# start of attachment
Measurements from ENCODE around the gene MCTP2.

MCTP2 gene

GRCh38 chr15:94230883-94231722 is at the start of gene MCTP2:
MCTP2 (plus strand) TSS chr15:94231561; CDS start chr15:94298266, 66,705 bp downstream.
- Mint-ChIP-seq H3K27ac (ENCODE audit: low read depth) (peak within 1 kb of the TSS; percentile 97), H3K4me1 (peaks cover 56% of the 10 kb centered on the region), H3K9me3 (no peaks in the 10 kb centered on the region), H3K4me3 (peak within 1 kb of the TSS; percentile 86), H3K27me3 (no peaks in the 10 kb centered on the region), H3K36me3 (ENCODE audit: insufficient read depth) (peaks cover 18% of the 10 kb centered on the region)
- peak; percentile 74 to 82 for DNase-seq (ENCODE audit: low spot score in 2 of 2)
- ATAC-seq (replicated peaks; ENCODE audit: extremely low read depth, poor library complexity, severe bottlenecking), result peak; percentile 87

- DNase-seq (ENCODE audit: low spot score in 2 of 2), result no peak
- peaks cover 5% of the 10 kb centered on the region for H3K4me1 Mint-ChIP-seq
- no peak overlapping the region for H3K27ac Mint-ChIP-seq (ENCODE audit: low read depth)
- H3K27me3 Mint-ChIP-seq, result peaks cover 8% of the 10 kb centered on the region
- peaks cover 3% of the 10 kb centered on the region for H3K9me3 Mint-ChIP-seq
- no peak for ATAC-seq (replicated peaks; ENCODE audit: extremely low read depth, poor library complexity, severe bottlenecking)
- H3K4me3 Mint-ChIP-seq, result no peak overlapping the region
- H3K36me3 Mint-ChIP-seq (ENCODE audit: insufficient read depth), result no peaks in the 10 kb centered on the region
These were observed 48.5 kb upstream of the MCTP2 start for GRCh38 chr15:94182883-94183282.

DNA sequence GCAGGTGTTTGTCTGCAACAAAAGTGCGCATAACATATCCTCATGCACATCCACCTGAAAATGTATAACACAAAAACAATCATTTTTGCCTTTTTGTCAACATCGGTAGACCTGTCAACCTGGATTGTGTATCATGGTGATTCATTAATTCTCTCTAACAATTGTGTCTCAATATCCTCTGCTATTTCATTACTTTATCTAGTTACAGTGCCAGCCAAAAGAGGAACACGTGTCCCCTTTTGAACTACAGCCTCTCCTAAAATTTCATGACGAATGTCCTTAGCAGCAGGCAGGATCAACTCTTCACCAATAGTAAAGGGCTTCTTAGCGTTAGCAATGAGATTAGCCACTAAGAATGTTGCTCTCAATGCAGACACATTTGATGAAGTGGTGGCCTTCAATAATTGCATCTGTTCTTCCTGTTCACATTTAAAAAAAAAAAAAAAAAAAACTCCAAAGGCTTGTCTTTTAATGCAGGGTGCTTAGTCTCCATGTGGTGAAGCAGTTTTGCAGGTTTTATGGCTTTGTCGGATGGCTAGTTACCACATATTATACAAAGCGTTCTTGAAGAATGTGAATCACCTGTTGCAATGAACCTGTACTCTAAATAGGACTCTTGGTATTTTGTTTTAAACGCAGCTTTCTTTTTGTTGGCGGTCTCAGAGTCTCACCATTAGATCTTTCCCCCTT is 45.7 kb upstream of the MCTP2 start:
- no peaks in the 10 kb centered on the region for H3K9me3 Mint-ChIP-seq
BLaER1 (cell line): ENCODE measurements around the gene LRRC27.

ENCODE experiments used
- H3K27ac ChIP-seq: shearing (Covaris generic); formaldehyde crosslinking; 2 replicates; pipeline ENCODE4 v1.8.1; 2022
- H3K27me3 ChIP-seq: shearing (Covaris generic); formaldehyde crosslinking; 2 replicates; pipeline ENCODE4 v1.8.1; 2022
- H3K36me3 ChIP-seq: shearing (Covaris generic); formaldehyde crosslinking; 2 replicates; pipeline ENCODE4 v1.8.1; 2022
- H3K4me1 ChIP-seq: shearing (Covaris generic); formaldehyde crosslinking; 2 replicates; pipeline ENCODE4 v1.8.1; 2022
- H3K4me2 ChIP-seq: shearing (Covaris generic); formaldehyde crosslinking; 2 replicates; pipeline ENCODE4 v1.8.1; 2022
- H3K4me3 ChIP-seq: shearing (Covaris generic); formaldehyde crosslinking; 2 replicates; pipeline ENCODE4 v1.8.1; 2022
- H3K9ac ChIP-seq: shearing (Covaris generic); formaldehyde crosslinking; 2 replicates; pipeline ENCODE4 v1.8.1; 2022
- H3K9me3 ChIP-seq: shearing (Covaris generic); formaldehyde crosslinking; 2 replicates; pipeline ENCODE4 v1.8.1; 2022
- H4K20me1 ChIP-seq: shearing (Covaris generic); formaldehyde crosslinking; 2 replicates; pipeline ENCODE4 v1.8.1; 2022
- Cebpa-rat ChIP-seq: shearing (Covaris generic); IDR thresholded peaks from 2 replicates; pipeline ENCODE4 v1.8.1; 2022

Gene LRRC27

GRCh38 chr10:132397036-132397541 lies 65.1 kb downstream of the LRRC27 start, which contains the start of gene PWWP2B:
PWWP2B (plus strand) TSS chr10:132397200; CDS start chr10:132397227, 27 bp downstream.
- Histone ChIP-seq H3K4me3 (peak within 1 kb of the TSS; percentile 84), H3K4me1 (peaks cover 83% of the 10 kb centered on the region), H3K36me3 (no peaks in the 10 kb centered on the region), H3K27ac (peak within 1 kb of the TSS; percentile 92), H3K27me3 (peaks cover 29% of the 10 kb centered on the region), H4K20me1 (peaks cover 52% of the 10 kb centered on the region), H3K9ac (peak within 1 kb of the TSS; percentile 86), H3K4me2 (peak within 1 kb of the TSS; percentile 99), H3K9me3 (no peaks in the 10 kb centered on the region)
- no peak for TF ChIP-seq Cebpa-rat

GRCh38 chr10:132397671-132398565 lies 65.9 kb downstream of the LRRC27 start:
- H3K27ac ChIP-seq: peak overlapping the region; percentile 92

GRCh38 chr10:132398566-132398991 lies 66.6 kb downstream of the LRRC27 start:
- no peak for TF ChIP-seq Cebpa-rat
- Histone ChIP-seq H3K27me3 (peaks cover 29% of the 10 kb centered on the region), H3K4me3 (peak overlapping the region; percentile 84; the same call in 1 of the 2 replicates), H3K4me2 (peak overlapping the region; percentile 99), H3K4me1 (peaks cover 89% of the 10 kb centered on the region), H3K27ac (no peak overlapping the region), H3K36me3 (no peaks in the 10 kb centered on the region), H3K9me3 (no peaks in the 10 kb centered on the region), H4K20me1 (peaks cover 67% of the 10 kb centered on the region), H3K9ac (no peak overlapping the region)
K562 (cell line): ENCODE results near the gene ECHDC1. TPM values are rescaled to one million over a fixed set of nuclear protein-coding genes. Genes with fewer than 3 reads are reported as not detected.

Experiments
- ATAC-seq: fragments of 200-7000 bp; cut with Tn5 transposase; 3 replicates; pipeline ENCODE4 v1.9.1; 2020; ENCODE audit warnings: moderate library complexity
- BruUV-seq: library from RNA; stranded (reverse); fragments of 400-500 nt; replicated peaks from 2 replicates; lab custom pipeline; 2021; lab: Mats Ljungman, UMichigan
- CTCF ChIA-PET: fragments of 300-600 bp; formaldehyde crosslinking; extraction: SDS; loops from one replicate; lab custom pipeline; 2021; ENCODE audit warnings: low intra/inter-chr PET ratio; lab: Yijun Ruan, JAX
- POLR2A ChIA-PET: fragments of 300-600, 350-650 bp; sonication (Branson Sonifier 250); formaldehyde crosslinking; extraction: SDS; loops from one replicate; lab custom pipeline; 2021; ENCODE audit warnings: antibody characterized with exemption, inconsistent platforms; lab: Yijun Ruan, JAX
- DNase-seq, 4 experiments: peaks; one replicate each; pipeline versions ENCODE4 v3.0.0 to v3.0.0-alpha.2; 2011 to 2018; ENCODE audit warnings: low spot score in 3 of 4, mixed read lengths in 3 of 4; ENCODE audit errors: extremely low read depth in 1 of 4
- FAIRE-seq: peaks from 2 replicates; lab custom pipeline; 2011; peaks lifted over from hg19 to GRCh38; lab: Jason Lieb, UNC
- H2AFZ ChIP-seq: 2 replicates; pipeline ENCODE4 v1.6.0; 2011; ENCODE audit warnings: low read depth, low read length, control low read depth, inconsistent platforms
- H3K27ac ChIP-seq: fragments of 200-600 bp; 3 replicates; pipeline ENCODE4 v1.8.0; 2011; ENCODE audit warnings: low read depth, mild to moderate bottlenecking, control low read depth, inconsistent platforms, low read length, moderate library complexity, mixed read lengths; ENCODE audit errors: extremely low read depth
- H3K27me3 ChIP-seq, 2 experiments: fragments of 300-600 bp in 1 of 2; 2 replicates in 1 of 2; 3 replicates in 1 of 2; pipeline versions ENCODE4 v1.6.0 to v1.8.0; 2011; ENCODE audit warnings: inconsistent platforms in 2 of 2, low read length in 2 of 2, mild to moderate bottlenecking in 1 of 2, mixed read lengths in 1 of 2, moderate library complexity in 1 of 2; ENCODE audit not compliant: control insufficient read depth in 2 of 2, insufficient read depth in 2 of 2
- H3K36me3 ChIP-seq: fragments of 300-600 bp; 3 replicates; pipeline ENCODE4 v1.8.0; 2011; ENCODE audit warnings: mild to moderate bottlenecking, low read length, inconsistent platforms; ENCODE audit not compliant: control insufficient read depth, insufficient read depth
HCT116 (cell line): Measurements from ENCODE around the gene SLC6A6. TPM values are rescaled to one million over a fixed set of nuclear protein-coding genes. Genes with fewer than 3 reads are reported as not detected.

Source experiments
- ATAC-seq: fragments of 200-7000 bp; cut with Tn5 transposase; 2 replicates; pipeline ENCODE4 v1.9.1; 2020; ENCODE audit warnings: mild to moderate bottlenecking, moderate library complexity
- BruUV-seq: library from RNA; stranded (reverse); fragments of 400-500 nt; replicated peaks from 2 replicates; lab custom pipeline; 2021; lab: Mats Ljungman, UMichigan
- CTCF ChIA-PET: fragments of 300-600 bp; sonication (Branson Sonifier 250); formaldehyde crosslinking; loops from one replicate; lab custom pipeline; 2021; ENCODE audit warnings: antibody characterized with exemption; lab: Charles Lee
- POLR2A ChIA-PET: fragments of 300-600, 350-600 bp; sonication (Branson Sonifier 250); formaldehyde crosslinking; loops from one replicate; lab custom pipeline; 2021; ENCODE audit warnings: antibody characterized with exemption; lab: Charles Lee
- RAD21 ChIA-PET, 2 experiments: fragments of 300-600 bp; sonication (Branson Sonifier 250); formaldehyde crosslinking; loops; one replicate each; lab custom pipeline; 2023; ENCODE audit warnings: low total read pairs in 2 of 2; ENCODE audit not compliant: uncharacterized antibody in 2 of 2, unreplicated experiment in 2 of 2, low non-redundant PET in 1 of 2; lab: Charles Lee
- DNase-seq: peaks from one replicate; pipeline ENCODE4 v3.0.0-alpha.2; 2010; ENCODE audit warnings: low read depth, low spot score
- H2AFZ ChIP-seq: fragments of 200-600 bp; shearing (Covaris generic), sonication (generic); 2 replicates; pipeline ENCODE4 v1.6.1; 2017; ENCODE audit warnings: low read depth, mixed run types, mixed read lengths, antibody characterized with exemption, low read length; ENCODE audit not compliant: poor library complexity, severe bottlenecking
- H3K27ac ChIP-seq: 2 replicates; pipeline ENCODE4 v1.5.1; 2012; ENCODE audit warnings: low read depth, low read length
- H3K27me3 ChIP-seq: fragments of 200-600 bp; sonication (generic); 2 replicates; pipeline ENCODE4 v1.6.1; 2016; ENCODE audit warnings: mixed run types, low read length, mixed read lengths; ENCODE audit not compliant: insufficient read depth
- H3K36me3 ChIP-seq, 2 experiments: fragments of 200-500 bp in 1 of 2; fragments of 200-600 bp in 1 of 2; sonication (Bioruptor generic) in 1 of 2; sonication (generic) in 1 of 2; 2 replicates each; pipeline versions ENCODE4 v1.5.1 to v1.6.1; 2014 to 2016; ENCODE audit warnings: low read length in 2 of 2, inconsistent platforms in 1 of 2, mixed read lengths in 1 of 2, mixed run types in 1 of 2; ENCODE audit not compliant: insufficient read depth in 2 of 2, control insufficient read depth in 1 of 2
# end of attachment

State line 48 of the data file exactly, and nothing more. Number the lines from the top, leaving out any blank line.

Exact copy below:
- FAIRE-seq: peaks from 2 replicates; lab custom pipeline; 2011; peaks lifted over from hg19 to GRCh38; lab: Jason Lieb, UNC